If Abel “The Weeknd” Tesfaye and Euphoria creator Sam Levinson aimed to stir the pot with their upcoming HBO series The Idol, consider it mission accomplished. The creative duo made a splash at the Cannes Film Festival this week with their buzzed-about series chronicling the price of pop stardom thanks to what Variety described as the copious amounts of “on-screen nudity, bodily fluids and Hollywood sycophants” in the first two (out of five) episodes that screened at the event typically focused on movies.
At a Cannes press conference on Tuesday (May 23) after the premiere, The Weeknd (who now goes by his birth name) said he and Levinson had a goal of stirring the pot and creating “something special, something fun, to make people laugh, piss some people off.” Star Lily-Rose Depp also defended the long shoot and pushed back on rumors of mayhem on the set, saying, “It’s always a little sad and disheartening to see mean, false things said about someone you care about. It wasn’t reflective of my experience.”
Before anyone got their eyes on the show, Rolling Stone posted an explosive story in March based on 13 unnamed sources who described an allegedly chaotic set drowning in ballooning budgets and endless script re-writes that contributed to a project the magazine described as “torture porn.”
Levinson took on those reports dead-on during the presser, saying, “When my wife read me the article, I looked at her and I said, ‘I think we’re about to have the biggest show of the summer.’” The showrunner readily copped to making a project that is “provocative. It’s not lost on us.” As for the claims in the article, Levinson said, “It felt completely foreign to me. My only slight grievance is they intentionally omitted anything that didn’t fit their narrative. We’ve seen a lot of that recently.”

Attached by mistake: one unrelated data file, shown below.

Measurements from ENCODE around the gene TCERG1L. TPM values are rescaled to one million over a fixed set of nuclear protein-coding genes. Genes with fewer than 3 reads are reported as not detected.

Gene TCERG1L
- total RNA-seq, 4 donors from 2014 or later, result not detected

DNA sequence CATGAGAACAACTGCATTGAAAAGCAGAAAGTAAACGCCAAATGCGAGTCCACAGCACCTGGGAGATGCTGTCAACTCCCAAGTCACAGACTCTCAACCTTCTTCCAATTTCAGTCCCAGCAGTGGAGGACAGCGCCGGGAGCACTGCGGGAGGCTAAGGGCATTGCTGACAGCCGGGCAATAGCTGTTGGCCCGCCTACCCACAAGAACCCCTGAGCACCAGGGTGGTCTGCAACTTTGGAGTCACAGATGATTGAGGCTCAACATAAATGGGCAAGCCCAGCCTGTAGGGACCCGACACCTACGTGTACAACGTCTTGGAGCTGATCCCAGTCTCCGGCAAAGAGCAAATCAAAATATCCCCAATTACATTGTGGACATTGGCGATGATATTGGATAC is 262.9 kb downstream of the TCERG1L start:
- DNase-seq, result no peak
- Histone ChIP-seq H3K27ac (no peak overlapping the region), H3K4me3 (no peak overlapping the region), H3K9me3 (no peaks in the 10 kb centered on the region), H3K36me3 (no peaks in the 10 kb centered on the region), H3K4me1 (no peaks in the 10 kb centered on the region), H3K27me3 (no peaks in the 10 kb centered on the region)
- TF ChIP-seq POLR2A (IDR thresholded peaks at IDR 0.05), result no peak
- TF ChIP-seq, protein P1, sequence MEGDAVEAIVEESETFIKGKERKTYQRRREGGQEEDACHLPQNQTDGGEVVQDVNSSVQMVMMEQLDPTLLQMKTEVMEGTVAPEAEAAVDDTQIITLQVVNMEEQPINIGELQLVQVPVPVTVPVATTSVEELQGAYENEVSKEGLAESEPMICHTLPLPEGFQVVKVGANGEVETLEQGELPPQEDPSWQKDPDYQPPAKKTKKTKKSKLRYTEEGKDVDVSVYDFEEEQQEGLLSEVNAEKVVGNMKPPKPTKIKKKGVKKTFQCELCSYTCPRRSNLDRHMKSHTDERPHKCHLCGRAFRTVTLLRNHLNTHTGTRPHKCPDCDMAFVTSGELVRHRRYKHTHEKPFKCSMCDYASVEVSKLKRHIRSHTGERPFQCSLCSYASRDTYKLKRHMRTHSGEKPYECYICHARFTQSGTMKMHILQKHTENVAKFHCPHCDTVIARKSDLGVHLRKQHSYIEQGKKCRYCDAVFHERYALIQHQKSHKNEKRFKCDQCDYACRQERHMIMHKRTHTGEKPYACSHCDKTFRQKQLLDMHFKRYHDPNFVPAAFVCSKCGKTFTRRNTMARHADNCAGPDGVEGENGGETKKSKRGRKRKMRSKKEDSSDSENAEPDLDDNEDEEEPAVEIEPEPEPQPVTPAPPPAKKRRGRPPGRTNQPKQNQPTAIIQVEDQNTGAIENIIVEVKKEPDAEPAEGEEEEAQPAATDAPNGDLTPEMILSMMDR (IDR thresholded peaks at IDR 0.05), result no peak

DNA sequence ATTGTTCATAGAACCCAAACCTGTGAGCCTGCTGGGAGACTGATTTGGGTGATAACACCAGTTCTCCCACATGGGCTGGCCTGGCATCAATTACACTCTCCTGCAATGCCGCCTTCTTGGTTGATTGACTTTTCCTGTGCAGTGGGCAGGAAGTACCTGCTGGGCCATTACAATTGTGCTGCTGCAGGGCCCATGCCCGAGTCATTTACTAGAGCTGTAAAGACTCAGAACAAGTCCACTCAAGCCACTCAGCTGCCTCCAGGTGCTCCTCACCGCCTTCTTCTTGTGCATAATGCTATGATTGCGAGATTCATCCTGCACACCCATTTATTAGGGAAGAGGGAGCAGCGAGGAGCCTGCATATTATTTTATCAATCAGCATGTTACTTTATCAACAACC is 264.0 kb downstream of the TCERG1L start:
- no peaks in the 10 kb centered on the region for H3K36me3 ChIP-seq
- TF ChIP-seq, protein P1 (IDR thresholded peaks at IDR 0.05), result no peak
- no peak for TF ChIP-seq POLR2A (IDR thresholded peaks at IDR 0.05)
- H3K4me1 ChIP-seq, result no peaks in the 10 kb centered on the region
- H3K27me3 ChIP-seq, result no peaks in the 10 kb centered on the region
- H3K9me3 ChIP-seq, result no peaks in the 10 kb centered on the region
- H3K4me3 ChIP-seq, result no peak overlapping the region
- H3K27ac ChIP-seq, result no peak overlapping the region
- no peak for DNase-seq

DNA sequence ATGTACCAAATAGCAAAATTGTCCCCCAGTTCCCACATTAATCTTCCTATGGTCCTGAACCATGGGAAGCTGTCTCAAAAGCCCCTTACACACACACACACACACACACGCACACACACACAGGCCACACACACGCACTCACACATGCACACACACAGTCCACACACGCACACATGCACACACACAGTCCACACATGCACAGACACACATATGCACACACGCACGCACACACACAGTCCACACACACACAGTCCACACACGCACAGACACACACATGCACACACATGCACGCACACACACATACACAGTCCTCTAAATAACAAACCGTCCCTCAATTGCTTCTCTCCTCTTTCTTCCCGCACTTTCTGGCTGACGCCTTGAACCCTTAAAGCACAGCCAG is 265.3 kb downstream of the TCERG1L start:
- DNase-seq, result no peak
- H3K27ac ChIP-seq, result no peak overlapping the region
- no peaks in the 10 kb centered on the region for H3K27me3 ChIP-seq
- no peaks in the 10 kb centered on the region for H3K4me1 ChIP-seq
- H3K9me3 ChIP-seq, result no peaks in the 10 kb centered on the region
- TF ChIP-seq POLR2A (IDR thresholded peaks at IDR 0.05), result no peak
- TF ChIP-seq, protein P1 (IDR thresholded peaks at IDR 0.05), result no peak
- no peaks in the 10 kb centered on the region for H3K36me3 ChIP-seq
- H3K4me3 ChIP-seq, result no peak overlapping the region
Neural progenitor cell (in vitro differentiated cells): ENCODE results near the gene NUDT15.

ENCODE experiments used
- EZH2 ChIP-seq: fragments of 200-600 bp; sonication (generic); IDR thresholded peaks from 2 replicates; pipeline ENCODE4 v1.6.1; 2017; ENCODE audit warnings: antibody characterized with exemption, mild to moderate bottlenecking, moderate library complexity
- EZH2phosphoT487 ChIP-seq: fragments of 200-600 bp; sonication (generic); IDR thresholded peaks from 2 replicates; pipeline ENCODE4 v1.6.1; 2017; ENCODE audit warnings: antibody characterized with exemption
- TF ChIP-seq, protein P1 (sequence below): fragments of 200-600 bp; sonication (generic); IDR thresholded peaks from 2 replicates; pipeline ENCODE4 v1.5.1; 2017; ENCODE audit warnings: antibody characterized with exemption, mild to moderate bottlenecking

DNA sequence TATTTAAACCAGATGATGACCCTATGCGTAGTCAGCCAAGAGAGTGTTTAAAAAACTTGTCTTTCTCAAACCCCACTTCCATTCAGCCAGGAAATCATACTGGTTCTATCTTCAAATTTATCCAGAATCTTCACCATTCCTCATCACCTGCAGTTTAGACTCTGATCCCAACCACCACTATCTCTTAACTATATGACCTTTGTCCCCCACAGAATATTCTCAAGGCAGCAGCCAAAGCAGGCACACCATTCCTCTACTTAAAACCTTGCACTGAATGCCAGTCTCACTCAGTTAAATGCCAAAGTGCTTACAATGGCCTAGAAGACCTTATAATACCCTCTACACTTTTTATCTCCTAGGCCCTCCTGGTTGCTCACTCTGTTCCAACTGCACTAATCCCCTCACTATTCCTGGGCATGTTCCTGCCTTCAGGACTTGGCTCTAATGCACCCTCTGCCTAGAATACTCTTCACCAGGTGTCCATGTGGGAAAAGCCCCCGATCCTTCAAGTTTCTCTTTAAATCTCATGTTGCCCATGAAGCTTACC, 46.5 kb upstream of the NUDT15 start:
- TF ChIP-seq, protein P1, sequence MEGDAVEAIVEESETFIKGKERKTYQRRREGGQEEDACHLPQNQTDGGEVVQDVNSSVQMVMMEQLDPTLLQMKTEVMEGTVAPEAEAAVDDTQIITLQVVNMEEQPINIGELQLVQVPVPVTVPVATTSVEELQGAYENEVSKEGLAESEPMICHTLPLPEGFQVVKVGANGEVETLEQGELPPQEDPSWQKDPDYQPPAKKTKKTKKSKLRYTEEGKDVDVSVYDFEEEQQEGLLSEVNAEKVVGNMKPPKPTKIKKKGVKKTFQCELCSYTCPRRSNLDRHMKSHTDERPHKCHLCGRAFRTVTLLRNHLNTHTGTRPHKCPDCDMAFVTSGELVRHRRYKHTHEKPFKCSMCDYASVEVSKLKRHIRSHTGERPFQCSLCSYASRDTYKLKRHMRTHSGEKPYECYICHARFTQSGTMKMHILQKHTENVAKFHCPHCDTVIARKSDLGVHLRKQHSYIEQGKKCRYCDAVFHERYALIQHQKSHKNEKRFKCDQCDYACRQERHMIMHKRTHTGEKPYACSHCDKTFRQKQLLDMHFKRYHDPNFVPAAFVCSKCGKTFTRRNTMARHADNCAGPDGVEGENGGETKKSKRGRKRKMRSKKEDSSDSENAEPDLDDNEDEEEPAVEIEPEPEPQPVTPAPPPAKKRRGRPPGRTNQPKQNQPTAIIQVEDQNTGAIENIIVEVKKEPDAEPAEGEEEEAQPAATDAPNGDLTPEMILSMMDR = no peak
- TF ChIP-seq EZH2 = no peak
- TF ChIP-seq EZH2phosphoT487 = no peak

The show focuses on Rose Depp’s Jocelyn, a pop star dealing with a psychotic break following the death of her mother, who is struggling to get a new album and tour going when she visits a sleazy Hollywood club and meets Tesfaye’s character, Tedros, a cult leader who has lascivious ideas about rebooting the singer’s career.
Borrowing a page from Kanye West’s phrase book, Tesfaye said he wanted to make a “dark, twisted fantasy” about the music industry… to take everything I know about it and heighten it.” As for the reportedly generous amounts of nudity, Levinson said “we live in a very sexualized world… the influence of pornography is strong in the psyche of young people. We see this in pop music.”
Depp appeared to agree, calling her character a “born and bred performer” whose frequent nudity is an important part of Jocelyn’s origin story. That extends to every aspect of her life, not just her professional life,” she said. “The way she dresses is trying to tell you something all the time. The occasional bareness of the character physically mirrors the bareness we get to see emotionally.”
And while the pilot episode reportedly references the white-hot spotlight often shined on young, female music stars such as Britney Spears, Levinson was adamant that Jocelyn was not directly inspired by the troubled real-life pop idol. “We’re not trying to tell a story about any particular pop star,” he said. “We’re looking more at how the world perceives pop stars and the pressure it puts on that individual.”
In a review, The Hollywood Reporter said the series is “more regressive than transgressive,” with a pointed bottom line takeaway that The Idol comes off as an “older, even more stylized version of Euphoria‘s second season,” and simply “tries too hard.” The site also noted, however, that, as is often the case among enthusiastic Cannes audiences, Monday’s premiere elicited a “standard-measure 5-minute standing ovation” and what it described as “polite applause.”